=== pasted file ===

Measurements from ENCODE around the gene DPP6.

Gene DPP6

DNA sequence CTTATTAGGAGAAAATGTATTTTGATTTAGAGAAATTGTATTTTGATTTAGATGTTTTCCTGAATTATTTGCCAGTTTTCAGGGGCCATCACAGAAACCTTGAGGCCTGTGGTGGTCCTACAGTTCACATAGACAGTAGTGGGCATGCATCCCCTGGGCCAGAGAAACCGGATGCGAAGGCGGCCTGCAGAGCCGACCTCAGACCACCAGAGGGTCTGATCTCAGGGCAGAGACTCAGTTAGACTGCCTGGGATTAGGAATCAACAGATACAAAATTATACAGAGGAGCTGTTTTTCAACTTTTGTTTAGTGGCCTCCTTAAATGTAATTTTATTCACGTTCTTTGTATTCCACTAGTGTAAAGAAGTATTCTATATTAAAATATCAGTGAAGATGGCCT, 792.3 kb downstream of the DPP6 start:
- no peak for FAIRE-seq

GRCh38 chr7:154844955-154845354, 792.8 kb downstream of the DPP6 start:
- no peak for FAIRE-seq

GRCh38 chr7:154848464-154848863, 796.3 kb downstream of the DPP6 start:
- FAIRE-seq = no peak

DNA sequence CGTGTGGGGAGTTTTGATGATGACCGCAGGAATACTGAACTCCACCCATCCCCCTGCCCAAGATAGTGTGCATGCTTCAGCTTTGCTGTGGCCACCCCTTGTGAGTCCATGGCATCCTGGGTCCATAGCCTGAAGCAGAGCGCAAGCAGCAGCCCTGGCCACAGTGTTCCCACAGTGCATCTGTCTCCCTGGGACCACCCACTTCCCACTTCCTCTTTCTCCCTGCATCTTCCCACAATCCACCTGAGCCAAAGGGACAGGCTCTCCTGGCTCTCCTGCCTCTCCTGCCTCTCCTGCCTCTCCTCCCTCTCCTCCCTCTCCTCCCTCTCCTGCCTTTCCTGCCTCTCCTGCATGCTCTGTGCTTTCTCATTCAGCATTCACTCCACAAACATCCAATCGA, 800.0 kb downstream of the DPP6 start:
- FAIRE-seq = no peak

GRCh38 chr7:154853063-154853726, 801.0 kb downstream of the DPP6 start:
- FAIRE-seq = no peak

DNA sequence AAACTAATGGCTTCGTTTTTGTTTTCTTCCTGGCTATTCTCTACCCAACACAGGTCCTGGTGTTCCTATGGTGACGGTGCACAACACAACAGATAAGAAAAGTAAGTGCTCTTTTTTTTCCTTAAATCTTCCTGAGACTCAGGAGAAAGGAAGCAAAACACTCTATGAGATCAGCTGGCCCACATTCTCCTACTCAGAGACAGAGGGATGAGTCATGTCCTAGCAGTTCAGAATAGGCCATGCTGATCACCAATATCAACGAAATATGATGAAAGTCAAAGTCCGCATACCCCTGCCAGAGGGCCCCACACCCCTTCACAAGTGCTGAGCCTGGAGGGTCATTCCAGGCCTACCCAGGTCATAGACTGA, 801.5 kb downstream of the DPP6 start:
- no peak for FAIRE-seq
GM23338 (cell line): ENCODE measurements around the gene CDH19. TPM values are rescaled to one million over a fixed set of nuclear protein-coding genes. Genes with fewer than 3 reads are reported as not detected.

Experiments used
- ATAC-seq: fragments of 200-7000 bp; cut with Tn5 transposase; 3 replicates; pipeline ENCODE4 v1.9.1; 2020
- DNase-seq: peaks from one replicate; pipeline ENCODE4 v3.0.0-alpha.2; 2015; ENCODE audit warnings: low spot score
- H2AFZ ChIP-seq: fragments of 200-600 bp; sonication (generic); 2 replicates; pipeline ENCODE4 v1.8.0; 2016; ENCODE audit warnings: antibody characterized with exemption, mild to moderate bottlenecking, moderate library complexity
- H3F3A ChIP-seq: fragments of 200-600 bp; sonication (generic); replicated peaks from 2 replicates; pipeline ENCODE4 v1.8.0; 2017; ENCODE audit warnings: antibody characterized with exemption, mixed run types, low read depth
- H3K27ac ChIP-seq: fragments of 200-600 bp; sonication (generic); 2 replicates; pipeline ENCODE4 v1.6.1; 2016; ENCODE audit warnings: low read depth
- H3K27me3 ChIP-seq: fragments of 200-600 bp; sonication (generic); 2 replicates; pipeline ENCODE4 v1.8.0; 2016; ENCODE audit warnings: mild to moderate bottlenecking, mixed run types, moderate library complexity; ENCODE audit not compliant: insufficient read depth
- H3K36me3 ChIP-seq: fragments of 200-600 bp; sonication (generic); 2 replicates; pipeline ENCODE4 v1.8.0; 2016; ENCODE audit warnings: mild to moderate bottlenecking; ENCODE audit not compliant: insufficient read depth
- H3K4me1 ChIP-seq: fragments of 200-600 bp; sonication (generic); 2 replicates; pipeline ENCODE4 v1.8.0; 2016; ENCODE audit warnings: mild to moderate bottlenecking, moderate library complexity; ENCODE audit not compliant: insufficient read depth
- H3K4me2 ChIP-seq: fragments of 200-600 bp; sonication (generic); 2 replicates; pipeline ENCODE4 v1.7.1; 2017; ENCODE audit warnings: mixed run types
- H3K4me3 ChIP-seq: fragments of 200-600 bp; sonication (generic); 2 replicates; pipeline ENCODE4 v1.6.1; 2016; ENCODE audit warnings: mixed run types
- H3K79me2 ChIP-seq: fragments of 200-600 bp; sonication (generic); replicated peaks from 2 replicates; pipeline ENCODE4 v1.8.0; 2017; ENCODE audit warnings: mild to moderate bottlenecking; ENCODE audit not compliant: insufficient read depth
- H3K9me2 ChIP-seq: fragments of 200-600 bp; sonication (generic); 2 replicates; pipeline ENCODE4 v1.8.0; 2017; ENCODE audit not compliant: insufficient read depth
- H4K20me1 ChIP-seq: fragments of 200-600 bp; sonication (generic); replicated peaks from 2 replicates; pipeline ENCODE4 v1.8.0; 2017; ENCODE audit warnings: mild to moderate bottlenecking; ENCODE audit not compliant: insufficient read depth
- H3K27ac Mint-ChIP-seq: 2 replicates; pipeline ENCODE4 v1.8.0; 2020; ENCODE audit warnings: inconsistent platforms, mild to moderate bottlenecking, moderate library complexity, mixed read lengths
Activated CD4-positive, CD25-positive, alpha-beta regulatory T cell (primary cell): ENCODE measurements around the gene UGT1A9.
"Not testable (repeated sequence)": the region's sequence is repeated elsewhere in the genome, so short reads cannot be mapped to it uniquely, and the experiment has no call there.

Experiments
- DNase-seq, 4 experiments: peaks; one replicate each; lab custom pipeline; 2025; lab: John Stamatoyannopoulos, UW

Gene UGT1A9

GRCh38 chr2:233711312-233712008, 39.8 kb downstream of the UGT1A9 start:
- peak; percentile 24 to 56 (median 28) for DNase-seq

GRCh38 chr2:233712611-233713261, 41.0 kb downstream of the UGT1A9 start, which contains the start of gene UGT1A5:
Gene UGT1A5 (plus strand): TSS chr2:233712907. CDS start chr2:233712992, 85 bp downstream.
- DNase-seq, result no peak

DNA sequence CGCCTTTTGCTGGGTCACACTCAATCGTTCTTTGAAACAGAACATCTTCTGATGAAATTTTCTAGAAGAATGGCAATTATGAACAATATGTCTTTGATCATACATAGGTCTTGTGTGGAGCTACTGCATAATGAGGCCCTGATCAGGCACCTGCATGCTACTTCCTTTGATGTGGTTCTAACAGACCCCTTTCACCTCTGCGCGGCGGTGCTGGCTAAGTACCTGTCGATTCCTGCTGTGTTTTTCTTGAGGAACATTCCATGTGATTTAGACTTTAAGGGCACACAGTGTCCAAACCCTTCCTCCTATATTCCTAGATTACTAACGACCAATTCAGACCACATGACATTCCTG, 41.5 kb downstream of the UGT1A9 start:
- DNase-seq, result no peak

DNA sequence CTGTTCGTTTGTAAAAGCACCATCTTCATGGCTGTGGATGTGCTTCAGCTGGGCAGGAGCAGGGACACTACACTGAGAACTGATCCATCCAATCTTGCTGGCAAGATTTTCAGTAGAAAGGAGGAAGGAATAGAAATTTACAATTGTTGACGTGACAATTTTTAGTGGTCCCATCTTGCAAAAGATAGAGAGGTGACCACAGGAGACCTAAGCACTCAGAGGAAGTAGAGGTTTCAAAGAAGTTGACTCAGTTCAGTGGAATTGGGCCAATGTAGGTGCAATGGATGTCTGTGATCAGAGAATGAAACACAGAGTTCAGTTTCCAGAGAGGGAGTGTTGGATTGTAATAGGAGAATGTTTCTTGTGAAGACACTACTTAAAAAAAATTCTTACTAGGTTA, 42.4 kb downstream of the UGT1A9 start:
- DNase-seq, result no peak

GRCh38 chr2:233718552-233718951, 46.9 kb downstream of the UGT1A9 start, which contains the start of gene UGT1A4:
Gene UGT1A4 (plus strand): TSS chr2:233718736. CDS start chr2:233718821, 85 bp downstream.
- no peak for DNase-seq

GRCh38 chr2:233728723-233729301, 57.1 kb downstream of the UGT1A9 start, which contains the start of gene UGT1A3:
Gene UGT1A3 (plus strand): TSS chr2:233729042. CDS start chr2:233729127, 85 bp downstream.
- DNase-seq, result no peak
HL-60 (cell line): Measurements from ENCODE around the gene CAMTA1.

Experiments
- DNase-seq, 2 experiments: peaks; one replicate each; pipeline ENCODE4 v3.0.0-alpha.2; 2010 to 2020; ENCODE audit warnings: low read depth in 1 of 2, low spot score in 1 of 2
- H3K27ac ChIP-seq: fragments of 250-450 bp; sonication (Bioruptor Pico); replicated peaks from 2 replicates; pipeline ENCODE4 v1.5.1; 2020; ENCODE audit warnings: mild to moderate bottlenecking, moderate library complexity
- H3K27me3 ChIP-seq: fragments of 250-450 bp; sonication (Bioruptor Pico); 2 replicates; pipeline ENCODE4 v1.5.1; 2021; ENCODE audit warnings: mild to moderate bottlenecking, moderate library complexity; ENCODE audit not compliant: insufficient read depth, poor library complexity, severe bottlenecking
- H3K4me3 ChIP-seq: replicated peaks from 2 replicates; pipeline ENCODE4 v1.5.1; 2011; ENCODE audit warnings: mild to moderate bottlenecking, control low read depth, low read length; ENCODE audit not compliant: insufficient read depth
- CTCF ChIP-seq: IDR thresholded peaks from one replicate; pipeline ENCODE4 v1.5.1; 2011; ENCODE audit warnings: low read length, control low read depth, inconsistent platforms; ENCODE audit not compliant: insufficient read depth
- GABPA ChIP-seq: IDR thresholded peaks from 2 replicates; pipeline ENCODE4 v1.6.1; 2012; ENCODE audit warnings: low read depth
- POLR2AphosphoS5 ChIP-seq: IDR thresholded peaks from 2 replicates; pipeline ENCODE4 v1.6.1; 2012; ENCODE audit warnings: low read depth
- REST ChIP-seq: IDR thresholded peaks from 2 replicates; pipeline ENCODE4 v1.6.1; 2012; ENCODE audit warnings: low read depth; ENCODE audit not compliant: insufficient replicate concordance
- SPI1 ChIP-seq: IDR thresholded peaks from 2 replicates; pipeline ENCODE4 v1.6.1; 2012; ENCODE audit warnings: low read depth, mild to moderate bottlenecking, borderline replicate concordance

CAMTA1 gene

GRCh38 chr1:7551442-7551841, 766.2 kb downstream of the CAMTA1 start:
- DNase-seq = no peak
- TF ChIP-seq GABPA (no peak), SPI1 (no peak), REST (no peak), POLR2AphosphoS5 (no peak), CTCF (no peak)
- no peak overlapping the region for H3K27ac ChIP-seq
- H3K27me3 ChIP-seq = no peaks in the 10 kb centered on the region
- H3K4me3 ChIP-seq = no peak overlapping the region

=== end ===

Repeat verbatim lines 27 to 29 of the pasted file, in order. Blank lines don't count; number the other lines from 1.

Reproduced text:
- H3K79me2 ChIP-seq: fragments of 200-600 bp; sonication (generic); replicated peaks from 2 replicates; pipeline ENCODE4 v1.8.0; 2017; ENCODE audit warnings: mild to moderate bottlenecking; ENCODE audit not compliant: insufficient read depth
- H3K9me2 ChIP-seq: fragments of 200-600 bp; sonication (generic); 2 replicates; pipeline ENCODE4 v1.8.0; 2017; ENCODE audit not compliant: insufficient read depth
- H4K20me1 ChIP-seq: fragments of 200-600 bp; sonication (generic); replicated peaks from 2 replicates; pipeline ENCODE4 v1.8.0; 2017; ENCODE audit warnings: mild to moderate bottlenecking; ENCODE audit not compliant: insufficient read depth